2 Institute of Marine Science, Shantou University, Shantou 515063, China;
3 Laboratory for Regional Oceanography and Numerical Modeling, Qingdao National Laboratory for Marine Science and Technology, Qingdao 266000, China
The western North Pacific see the largest number of tropical cyclones annually, and their intensity is also greater with respect to other cyclone-rich basins. Typhoons that pass through the South China Sea (SCS) landed in Guangdong Province and Hainan Province of China, and Vietnam. Strong winds and heavy rains posed a huge threat in the coastal areas (Chen et al., 2013). They occurred about 10 times a year over SCS, mostly between July and October. However, the sequential tropical cyclones are relatively rare over the SCS.
When a tropical cyclone transits the sea surface, sea surface cooling (SSC) is one of the most apparent features of air-sea interactions, and has an important impact on the upper ocean temperature distribution and the exchange of air-sea heat flux. In particular, the SSC may last for more than two weeks and affect atmospheric circulation on a large scale (Hart et al., 2007; Liu et al., 2008). Simultaneously, the SSC also has a significant negative feedback effect on the tropical cyclone intensity, weakening or possibly even closing the energy supply to tropical cyclone (Timmermann et al., 2005; Soloviev et al., 2014). According to the observed records, the tropical cyclone can generally reduce the sea surface temperature (SST) by 2–6 ℃ (D'Asaro, 2003; Lin et al., 2013; Zhang et al., 2014). Typhoon Kai-Tak in 2000 was an exception, the maximum SSC over SCS was 10.8 ℃ (Chiang et al., 2011). There is still considerable controversy about the driving mechanism that permits a tropical cyclone to give rise to SSC. Some studies have suggested that the SSC is mainly driven by tropical cyclone induced Ekman pumping (Babin et al., 2004; Chiang et al., 2011; Zhao et al., 2013; Guan et al., 2014). Some scientists believe that the combined effect of turbulent mixing and upwelling is the primary cooling mechanism (Price et al., 1994; Dickey et al., 1998; D'Asaro et al., 2007; Price, 2009; Zhang et al., 2016), with air-sea fluxes playing a minor role (Price, 1981). Other researchers hold the viewpoint that SSC is mainly a result of the turbulent mixing caused by tropical cyclones (Price, 1981; Jacob et al., 2000; Sriver and Huber, 2007; Zhang et al., 2014). At present, owing to the lack of effective in situ measurements obtained under tropical cyclone forcing conditions, there is still no convincing observational evidence that can be used to determine whether upwelling or turbulent mixing is the main driving mechanism for the SSC. More importantly, tropical cyclones also exert a major influence on the marine ecosystem (Subrahmanyam et al., 2002; Lin et al., 2003, 2008; Shi and Wang, 2007; Zheng and Tang, 2007; Shang et al., 2008; Zhao et al., 2008; Sun et al., 2010; Zhao et al., 2017; Wu and Li, 2018). Recent work by Zhang et al. (2014) indicated that the nearinertial turbulence mixing induced by tropical storm can promote the exchange of nutrients fluxes between the deep layer and the upper ocean. The passage of a tropical cyclone usually induces near-inertial turbulent mixing and upwelling. All these physical processes can bring deep nutrient-rich cold waters to the upper ocean, where nutrients are scarce. The roles that tropical cyclone induced near-inertial turbulent mixing or upwelling plays in phytoplankton blooms remains unclear.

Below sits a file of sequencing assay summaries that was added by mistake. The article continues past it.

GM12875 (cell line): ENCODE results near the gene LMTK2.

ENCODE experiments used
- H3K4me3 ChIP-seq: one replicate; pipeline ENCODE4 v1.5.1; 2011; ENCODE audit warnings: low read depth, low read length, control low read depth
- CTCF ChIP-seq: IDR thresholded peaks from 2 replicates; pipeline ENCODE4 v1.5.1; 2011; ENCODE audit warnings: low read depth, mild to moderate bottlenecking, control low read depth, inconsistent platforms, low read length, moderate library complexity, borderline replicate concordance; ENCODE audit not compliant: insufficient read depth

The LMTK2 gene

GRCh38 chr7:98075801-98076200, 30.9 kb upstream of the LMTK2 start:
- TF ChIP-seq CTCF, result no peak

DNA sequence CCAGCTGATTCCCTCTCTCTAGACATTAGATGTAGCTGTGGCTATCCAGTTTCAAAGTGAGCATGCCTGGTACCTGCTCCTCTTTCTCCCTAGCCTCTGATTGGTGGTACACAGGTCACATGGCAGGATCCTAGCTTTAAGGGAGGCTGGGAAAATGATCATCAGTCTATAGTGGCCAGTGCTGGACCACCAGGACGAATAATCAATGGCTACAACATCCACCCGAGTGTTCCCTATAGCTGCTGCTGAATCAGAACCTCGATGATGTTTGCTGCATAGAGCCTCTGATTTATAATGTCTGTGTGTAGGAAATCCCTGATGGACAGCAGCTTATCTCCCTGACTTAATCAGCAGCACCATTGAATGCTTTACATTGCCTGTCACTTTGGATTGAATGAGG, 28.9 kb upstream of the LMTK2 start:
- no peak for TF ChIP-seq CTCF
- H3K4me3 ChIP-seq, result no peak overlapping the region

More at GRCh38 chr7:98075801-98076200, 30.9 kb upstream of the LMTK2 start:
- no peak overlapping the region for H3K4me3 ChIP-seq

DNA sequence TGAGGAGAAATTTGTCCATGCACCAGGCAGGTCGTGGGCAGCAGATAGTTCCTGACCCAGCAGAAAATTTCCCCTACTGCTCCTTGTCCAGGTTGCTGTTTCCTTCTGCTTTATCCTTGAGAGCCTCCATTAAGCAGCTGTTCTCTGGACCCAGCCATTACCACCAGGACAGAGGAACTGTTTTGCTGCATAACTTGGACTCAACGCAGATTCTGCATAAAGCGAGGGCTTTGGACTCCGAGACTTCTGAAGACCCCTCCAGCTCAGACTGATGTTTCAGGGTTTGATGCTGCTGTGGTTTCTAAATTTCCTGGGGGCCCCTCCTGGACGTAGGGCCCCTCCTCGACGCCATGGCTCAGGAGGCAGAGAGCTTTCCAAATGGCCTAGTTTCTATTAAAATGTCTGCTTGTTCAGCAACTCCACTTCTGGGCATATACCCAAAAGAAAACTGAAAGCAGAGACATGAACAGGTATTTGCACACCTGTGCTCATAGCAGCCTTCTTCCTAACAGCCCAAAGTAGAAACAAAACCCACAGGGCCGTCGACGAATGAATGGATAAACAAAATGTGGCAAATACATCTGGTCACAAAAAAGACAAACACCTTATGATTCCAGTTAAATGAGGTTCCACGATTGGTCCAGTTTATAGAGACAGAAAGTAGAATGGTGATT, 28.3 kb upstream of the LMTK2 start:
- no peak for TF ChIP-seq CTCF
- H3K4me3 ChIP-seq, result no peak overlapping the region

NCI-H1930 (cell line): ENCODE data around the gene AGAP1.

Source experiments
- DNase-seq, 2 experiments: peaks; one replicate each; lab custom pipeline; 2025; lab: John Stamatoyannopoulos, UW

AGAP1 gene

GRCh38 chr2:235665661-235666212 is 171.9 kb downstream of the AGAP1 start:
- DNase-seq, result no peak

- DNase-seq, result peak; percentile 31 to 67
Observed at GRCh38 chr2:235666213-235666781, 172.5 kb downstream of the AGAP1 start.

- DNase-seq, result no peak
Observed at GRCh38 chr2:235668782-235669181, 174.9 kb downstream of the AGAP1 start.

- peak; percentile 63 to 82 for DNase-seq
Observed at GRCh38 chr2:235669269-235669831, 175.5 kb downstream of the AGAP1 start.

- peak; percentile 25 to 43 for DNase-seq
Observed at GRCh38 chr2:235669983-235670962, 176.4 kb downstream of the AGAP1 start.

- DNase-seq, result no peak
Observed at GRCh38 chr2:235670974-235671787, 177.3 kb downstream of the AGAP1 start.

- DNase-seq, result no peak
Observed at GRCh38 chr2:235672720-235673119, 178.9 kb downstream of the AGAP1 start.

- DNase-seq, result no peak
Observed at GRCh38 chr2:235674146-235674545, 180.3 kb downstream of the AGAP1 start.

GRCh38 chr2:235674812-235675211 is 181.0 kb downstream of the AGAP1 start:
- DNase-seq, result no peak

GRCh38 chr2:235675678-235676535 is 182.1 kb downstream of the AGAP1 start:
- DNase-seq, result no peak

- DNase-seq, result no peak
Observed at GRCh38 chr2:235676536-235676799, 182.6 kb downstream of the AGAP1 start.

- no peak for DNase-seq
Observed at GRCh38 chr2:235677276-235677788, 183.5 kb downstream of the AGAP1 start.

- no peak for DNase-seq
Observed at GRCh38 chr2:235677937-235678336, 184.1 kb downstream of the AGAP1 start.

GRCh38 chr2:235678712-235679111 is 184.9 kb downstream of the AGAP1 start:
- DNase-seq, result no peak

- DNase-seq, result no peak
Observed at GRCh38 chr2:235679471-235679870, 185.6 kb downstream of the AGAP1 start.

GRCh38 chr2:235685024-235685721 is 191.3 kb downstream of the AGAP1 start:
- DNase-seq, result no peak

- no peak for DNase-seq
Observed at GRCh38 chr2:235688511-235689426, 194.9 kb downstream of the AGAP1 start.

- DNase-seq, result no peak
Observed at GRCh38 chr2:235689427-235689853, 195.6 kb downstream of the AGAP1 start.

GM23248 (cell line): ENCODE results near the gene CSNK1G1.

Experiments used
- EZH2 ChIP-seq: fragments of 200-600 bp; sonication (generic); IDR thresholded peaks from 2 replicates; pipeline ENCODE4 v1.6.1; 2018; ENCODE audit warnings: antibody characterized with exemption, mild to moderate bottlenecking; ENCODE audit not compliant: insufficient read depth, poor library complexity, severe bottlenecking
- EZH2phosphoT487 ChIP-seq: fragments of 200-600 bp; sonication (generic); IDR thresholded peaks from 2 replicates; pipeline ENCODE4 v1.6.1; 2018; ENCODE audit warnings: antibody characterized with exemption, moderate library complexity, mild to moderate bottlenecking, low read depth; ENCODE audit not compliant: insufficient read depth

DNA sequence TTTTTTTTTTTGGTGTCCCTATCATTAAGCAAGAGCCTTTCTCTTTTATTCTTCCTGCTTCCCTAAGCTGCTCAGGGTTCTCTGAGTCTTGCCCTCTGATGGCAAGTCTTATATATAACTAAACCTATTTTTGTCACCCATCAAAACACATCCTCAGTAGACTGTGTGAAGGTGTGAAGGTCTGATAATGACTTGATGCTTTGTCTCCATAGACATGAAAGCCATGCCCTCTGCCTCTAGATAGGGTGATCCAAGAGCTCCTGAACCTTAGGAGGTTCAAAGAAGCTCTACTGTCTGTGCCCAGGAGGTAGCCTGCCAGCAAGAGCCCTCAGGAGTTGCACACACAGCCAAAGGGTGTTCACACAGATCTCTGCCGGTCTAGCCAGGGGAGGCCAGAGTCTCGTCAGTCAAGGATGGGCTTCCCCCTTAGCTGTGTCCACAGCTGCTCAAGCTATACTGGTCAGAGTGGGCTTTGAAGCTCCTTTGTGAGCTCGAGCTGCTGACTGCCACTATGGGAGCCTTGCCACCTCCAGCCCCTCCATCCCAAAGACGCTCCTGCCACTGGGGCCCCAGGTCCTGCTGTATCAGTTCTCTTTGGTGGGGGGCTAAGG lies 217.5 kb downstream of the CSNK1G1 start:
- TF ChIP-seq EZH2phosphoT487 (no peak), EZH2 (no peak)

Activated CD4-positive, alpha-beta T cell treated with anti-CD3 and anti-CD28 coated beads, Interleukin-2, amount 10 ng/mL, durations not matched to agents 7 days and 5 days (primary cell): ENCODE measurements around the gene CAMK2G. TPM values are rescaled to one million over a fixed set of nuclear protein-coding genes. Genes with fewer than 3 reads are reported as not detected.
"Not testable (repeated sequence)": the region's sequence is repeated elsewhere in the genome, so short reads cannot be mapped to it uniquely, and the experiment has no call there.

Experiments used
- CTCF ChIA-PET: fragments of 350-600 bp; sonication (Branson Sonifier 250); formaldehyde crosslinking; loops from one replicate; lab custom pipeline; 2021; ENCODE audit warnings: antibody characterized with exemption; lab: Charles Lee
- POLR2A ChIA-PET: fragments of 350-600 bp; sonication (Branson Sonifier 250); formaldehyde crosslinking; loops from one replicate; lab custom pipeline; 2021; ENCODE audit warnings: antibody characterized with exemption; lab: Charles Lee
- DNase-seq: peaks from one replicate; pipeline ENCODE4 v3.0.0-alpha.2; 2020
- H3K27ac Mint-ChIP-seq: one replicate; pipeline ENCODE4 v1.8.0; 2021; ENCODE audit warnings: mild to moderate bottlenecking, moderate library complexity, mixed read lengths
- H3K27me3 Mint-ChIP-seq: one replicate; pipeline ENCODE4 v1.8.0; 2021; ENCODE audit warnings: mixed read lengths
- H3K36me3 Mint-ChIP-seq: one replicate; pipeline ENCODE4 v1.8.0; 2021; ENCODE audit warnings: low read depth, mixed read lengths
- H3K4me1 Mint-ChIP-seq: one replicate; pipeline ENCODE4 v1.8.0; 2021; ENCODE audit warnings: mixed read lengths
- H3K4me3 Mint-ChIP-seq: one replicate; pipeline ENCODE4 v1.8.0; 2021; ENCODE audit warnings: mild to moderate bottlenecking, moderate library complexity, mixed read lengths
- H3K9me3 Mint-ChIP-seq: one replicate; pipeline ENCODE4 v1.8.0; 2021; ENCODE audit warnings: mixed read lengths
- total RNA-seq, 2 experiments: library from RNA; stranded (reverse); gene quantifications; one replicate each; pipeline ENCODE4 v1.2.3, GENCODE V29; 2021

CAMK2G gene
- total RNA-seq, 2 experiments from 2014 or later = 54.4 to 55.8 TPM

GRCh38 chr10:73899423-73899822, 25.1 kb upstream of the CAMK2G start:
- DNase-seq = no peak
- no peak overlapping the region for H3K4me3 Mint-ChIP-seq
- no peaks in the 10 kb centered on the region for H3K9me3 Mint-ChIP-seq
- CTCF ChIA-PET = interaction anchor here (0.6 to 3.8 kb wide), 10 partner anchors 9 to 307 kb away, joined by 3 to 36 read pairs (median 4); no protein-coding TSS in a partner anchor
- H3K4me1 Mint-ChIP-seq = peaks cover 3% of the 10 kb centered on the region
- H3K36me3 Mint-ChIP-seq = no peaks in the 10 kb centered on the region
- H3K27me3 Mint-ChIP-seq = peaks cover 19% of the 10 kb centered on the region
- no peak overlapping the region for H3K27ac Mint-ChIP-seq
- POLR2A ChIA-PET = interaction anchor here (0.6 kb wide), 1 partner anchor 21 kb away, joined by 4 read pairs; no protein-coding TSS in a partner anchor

While oceanic responses to the passage of individual tropical cyclones have been extensively studied, very few studies have focused on sequential tropical cyclones (Wu and Li, 2018). In 2011, the rare phenomenon of three sequential tropical cyclones Haitang (September 24), Nesat (September 29) and Nalgae (October 3), provided a unique opportunity to study the upper ocean responses to the three sequential tropical cyclones in SCS. The objective of this study is to reveal the upper ocean responses to sequential tropical cyclones and associated physical mechanisms for the SSC and phytoplankton blooms in the northwest region of SCS. The manuscript is organized as follows: the data and methods are introduced in Section 2, results are presented in Section 3, discussions are reserved for Section 4, and conclusions are in Section 5.2 DATA AND METHOD 2.1 Tropical storm Haitang, typhoons Nesat and Nalgae